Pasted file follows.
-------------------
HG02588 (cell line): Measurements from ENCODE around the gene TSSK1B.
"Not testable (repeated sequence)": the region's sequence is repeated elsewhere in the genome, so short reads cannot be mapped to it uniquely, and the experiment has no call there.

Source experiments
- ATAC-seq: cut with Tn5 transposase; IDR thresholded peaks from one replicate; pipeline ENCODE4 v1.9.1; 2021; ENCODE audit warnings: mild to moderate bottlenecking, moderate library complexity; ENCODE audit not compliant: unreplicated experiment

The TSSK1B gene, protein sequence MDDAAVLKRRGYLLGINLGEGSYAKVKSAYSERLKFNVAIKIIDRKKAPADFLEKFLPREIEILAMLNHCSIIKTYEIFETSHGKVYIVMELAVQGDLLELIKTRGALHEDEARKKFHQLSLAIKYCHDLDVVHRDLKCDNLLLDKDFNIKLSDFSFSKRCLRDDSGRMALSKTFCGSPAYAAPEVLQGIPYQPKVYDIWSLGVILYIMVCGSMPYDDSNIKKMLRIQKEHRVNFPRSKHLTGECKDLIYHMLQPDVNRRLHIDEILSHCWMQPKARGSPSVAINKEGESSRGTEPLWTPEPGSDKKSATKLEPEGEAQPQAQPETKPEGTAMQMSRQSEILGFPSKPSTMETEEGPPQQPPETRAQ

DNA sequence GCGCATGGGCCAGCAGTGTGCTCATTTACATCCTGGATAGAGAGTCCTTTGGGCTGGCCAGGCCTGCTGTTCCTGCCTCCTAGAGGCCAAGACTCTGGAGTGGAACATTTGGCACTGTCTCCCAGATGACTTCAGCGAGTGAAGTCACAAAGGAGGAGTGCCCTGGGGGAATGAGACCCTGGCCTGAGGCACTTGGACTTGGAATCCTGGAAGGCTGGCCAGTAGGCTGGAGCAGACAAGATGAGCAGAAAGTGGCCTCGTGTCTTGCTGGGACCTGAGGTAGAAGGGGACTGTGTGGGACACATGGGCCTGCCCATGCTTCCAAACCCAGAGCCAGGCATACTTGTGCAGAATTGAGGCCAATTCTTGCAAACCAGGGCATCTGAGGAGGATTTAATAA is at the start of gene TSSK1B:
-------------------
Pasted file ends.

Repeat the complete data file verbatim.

HG02588 (cell line): Measurements from ENCODE around the gene TSSK1B.
"Not testable (repeated sequence)": the region's sequence is repeated elsewhere in the genome, so short reads cannot be mapped to it uniquely, and the experiment has no call there.

Source experiments
- ATAC-seq: cut with Tn5 transposase; IDR thresholded peaks from one replicate; pipeline ENCODE4 v1.9.1; 2021; ENCODE audit warnings: mild to moderate bottlenecking, moderate library complexity; ENCODE audit not compliant: unreplicated experiment

The TSSK1B gene, protein sequence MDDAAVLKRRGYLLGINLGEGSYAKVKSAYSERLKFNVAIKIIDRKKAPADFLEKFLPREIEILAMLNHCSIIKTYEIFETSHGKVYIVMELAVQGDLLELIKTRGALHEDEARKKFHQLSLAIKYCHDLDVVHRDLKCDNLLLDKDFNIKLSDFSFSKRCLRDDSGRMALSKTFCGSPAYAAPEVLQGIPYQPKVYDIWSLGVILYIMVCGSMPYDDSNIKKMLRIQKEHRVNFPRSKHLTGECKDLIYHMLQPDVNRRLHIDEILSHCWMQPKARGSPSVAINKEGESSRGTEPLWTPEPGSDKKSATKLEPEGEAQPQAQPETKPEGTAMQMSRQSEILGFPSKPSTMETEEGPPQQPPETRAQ

DNA sequence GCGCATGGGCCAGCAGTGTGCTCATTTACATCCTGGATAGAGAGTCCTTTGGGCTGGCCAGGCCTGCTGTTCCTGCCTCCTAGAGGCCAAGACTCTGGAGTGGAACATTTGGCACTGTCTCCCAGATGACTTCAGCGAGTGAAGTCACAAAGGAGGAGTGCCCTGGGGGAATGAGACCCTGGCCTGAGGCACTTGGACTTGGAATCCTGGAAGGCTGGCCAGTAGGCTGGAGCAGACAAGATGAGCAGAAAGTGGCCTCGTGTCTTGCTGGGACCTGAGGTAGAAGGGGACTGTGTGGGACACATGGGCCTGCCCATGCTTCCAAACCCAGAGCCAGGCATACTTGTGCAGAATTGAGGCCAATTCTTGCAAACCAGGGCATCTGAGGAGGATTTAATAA is at the start of gene TSSK1B: